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Transport of CO2 (Carbon Dioxide) in the Blood

Tissue cells produce carbon dioxide (CO2) when nutrient molecules, like glucose, undergo image descriptioncellular respiration.

Transport of CO2 (Carbon Dioxide) in the Blood

Mitochondrion undergoing cellular respiration animation slide 1
Mitochondrion undergoing cellular respiration animation slide 2
Mitochondrion undergoing cellular respiration animation slide 3
Mitochondrion undergoing cellular respiration animation slide 4
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Mitochondrion undergoing cellular respiration animation slide 6
Mitochondrion undergoing cellular respiration animation slide 7
Tissue cells producing carbon dioxide through cellular respiration.

image descriptionCO2 Production By Citric Acid Cycle:

CO2 production cycle by cirtruc acid cycle animation slide 1
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CO2 production cycle by cirtruc acid cycle animation slide 8
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CO2 production cycle by cirtruc acid cycle animation slide 11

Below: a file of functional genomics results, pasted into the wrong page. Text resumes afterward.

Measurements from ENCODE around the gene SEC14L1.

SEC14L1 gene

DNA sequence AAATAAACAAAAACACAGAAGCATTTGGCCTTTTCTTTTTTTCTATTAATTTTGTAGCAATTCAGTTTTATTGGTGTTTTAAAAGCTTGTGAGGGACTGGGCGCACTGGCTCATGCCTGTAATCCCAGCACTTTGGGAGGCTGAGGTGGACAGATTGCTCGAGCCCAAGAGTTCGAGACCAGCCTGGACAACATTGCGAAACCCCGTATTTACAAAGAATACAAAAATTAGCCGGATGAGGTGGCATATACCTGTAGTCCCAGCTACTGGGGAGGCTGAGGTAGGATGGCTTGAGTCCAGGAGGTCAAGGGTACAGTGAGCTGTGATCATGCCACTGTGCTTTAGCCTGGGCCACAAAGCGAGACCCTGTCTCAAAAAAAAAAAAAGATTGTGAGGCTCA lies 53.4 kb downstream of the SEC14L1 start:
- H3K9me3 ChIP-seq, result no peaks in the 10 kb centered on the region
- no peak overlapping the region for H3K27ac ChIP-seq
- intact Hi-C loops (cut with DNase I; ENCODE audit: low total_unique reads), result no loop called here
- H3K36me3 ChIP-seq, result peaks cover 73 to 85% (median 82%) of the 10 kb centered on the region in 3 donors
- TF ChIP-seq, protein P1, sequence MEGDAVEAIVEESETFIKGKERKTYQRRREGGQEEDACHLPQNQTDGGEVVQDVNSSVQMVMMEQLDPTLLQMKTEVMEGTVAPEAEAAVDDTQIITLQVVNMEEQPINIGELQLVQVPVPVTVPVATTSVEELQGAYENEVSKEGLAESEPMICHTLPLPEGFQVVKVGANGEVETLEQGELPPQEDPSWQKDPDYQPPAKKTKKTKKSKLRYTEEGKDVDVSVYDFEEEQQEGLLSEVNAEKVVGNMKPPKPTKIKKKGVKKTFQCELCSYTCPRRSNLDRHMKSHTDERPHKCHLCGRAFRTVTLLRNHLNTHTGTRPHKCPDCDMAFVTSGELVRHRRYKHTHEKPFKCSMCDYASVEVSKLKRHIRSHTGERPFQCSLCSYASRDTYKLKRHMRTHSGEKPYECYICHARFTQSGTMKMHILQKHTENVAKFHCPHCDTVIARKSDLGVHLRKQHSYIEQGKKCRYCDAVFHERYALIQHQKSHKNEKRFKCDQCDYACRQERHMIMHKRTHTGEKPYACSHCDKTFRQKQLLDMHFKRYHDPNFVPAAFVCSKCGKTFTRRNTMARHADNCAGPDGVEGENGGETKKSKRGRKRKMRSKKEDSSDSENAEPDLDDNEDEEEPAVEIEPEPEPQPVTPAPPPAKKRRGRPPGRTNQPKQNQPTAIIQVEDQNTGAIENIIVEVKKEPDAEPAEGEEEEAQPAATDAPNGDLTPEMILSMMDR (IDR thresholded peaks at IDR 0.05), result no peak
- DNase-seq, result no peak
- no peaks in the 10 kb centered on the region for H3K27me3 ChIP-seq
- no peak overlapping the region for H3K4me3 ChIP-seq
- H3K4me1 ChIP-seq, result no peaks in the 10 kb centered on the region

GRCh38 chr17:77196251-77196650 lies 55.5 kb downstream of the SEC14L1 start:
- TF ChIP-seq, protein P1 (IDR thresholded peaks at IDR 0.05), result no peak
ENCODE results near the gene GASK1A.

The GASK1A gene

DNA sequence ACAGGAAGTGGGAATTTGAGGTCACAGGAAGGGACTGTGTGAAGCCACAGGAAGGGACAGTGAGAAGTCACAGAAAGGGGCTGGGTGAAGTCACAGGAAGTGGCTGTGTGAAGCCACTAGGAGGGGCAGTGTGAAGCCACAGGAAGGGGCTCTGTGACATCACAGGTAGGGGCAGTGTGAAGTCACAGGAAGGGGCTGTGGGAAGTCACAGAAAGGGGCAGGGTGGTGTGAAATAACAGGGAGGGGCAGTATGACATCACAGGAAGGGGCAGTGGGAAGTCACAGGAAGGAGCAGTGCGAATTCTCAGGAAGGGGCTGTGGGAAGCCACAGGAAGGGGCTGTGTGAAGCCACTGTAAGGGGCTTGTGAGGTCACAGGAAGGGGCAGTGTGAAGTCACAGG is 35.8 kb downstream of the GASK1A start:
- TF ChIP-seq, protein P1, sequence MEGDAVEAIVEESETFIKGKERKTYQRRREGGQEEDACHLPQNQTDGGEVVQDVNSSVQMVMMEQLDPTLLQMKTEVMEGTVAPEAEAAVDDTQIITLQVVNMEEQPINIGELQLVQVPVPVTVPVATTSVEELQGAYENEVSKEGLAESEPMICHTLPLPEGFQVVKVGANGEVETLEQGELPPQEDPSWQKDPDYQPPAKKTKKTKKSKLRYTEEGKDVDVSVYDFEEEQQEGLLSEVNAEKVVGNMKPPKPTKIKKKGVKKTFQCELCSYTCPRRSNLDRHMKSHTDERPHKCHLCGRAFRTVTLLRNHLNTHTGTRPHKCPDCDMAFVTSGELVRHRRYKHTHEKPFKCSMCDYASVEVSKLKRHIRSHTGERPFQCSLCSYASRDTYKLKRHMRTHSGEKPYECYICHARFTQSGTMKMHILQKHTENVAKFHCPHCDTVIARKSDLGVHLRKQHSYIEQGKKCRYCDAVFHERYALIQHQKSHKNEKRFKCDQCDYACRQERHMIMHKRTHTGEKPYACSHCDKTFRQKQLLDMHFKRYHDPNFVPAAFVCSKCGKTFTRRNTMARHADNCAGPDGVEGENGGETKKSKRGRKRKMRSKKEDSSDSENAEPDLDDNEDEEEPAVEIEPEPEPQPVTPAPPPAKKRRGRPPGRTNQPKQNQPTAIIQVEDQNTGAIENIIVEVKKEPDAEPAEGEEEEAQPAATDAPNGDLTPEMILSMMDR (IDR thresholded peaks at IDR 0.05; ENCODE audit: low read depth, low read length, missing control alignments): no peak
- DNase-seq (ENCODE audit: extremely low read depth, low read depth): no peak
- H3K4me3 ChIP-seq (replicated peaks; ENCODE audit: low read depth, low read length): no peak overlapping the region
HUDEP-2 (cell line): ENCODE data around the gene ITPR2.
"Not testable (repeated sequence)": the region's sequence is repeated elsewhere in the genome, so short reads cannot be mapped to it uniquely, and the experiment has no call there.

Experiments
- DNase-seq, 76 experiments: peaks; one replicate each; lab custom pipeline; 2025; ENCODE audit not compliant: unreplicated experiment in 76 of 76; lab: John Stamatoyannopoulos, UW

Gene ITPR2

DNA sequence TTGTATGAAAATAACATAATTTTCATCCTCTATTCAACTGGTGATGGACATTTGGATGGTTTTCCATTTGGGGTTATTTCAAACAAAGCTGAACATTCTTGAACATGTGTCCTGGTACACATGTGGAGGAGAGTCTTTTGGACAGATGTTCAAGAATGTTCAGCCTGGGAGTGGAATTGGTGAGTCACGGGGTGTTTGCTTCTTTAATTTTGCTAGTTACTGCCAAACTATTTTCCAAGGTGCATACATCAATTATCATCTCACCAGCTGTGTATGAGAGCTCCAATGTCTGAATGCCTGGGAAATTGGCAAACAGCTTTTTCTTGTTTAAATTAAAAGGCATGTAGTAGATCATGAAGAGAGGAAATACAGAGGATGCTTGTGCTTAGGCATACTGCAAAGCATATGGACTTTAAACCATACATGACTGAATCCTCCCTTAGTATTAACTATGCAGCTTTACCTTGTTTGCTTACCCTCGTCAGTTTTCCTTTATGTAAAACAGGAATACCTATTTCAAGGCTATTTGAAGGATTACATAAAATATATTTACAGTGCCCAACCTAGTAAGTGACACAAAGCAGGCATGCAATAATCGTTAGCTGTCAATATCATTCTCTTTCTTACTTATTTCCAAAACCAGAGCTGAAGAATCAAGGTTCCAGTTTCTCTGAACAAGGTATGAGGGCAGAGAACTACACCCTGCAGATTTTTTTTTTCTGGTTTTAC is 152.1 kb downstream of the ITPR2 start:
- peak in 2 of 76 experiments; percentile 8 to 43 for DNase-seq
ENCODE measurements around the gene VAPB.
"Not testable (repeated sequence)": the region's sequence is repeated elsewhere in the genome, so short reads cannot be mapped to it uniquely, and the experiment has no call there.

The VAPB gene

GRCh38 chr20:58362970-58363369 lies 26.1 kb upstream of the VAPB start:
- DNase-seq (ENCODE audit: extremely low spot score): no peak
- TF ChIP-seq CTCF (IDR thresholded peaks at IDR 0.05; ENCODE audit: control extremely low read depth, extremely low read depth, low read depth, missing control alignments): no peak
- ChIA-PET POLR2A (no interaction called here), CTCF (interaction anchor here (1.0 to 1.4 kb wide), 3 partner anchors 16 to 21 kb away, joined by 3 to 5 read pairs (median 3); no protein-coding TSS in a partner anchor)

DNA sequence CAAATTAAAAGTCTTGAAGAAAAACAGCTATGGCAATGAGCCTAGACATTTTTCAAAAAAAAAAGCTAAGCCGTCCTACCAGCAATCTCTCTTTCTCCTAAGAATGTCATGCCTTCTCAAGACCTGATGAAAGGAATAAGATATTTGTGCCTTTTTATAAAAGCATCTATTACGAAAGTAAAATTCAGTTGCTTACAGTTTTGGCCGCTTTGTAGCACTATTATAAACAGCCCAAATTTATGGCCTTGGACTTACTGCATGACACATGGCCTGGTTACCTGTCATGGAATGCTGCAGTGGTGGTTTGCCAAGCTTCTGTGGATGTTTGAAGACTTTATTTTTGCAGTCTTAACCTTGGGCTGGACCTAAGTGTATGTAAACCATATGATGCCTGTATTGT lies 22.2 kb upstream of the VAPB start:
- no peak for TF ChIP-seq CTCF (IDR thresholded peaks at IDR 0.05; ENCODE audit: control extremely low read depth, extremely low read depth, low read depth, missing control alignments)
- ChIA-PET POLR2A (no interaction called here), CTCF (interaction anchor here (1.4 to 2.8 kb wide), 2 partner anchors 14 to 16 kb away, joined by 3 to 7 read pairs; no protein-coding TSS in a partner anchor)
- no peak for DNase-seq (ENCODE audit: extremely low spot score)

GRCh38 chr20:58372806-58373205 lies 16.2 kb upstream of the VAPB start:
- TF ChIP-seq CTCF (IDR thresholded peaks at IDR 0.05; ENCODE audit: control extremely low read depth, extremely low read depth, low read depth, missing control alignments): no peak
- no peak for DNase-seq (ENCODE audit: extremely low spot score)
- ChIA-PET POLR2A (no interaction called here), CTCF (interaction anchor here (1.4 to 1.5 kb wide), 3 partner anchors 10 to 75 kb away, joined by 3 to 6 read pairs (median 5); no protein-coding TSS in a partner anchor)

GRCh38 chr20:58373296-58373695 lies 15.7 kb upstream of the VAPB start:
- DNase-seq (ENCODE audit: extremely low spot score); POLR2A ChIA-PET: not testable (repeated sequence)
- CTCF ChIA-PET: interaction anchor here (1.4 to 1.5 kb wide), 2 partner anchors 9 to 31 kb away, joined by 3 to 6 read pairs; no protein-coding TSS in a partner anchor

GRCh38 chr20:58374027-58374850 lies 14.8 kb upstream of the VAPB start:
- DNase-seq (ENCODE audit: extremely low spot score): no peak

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CO2 production cycle by cirtruc acid cycle animation slide 18
CO2 production by citric acid cycle.

During the process, adenosine triphosphate (ATP) is formed in the mitochondria from the energy in the nutrients. CO2 and H2O are also created.

All three products enter the cytoplasm, where the H2O is used as a solvent and the energy in the ATP drives chemical reactions. The CO2 is a waste product and must be removed.

As the CO2 accumulates, it causes the partial pressure of CO2 (pCO2) in the tissue fluids to rise to about 45 mmHg. The pCO2 in the blood plasma coming from the lungs is about 40mmHg.

The pressure gradient causes the CO2 to image descriptionmove into the plasma from the tissue fluids, where it is then transported to the lungs by three mechanisms.

CO2 moving into the plasma from the tissue fluids animation 1
CO2 moving into the plasma from the tissue fluids animation 2